When I talk about leadership in my seminars, so many people in the audience think about leaders and leadership as being limited to the top level of an organization—highly-paid executives making big decisions.
That’s part of it, of course. But I’m more interested in a broader look at leaders and leadership, the kind that says you can be a leader from any position in any organization. In this sense it’s about attitude and responsibility rather than position power.
I came across a graphic once called Leadership Excellence, listing ten categories of excellence:
- Coaching (giving feedback)
- Coaching (development)
- Courage and risk
- Innovation and change
- Tone setting
- Decision making
- Relationships and power
- Planning and vision
I looked through this list thinking about my experiences, actions, behaviors, and attitudes. I thought about the various jobs I’ve had, when I was good at these leadership competencies and when I wasn’t so great.
Then I looked at the list again and asked myself the following question: “Which of these leadership competencies apply to my life outside work?”
The answer, of course, is all of them.
Think about your life at home, your interactions with your spouse, partner, kids, and neighbors. Think about resolving conflict and giving and taking criticism. You could even think about applying them to taking a vacation. These competencies show up all the time in all aspects of our lives.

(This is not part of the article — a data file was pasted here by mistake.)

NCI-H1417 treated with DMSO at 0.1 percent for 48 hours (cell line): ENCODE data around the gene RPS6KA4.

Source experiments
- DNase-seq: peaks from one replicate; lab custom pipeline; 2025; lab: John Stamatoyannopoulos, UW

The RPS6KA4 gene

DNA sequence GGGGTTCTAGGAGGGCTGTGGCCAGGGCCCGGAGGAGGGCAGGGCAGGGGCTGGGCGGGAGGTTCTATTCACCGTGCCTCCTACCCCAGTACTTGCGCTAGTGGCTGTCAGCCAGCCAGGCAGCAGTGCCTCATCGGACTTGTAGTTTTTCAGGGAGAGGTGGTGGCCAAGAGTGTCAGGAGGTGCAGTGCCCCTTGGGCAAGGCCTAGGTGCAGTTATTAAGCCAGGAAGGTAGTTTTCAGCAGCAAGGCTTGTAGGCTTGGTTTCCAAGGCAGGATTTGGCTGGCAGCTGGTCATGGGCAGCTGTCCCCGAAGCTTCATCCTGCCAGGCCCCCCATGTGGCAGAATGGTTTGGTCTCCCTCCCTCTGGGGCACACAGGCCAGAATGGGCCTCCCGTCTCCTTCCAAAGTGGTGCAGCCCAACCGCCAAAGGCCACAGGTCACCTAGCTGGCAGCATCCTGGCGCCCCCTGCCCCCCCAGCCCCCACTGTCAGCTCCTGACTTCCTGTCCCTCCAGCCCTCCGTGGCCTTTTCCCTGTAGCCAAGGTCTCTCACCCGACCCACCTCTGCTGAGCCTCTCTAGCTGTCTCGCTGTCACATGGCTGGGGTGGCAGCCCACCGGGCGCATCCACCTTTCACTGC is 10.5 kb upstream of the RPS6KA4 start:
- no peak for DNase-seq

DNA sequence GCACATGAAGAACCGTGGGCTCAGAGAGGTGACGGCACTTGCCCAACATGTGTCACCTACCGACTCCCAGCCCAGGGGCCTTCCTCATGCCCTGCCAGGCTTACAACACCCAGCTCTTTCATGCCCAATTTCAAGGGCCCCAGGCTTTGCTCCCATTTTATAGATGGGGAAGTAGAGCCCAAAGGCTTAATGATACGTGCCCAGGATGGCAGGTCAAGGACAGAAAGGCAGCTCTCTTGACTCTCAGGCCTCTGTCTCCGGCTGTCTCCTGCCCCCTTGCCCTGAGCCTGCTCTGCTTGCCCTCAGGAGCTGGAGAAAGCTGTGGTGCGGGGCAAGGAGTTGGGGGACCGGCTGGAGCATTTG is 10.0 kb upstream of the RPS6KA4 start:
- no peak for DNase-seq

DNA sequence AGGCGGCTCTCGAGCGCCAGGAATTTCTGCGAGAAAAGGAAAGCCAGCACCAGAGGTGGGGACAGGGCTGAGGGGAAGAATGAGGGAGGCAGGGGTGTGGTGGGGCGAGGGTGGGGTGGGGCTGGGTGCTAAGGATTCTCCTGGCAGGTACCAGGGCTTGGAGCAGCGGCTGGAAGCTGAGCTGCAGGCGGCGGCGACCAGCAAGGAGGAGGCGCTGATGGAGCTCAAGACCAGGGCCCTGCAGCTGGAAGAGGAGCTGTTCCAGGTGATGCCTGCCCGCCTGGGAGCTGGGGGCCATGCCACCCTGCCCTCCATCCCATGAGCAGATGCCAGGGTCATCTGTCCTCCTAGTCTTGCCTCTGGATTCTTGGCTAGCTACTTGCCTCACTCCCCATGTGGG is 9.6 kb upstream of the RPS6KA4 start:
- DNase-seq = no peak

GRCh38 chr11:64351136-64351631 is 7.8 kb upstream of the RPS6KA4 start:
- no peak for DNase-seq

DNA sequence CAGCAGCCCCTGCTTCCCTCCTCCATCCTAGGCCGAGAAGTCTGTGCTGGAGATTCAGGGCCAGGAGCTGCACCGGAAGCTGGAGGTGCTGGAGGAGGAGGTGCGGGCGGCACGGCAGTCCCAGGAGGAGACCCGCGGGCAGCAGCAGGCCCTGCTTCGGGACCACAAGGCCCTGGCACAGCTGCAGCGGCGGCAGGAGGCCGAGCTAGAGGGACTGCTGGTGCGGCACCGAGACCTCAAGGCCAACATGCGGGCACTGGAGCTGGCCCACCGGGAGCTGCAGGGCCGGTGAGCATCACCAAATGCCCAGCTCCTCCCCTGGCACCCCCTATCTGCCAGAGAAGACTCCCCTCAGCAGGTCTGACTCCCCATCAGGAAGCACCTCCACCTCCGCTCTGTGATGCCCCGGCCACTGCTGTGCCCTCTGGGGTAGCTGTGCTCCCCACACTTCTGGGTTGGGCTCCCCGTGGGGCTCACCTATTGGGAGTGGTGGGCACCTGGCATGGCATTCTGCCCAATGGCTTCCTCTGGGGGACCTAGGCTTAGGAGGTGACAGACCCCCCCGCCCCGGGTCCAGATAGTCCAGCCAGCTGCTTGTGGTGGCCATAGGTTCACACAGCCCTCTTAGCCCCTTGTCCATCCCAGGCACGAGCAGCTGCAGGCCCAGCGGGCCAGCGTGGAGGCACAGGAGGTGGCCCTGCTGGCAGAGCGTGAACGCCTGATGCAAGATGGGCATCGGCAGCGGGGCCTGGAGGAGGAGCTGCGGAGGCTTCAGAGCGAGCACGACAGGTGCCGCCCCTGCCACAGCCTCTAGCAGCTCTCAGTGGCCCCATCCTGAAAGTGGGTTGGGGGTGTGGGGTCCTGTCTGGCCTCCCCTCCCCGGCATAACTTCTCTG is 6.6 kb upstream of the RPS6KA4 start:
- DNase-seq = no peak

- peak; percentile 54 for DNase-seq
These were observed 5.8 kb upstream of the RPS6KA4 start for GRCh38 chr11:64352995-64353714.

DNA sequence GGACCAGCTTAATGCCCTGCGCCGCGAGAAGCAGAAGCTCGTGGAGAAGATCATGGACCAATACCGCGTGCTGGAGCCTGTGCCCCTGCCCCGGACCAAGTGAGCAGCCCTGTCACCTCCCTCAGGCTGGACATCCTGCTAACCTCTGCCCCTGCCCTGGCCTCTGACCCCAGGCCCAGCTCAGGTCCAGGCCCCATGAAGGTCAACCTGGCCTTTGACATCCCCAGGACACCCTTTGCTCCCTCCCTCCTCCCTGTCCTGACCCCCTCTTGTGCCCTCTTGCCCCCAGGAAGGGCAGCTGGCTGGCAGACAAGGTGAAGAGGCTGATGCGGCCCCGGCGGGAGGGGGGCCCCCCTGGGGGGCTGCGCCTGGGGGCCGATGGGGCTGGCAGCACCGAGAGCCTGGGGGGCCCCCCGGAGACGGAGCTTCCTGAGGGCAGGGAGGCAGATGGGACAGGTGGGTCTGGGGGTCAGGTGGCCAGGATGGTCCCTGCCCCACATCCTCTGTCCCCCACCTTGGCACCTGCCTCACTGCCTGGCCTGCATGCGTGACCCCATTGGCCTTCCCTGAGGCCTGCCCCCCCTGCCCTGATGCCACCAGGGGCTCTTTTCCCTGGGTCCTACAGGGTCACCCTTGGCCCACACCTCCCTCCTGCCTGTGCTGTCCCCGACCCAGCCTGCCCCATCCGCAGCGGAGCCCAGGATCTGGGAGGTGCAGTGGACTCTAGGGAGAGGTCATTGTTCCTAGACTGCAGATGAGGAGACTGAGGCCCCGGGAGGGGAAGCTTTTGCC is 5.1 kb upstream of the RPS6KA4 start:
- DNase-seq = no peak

And then I thought about the relationship between the quality of my leadership at work and the quality of my leadership in my personal life. Not surprisingly, there was a direct relationship between the two: when my personal life suffered, my attitude at work wasn’t so great.
The roots of your leadership style come from within you and are developed well before you assume a leadership position.
Want to know what kind of leader you will be at work? Take a look at yourself outside of work.
Warren Bennis, the legendary scholar on leadership, said, “Leaders must know themselves thoroughly before they can hope to lead others.”
- What are your values? What do you stand for?
- Do you take 100% responsibility for your own life?
- Are you more interested in controlling people or collaborating with people?
- Do you have the courage to take risks or do you stay safe so you don’t make any mistakes?
- Do you have a healthy communication style or do you bully people to get your way?
- Do you hold grudges, focus on the negative, and blame others for your faults?
Leadership starts with you. Your leadership style and success interacting with others is a direct reflection of what’s going on inside you.
In the biggest-selling leadership book of all time, The Leadership Challenge, authors James Kouzes and Barry Posner conclude with a wonderful quote that speaks to the heart of leadership.
“The instrument of leadership,” they write, “is the self, and mastery of the art of leadership comes from mastery of the self. It’s about leading out of what is already in your soul. It’s about liberating the leader within you. It’s about setting yourself free.”
Focus on yourself as the first step in becoming a leader.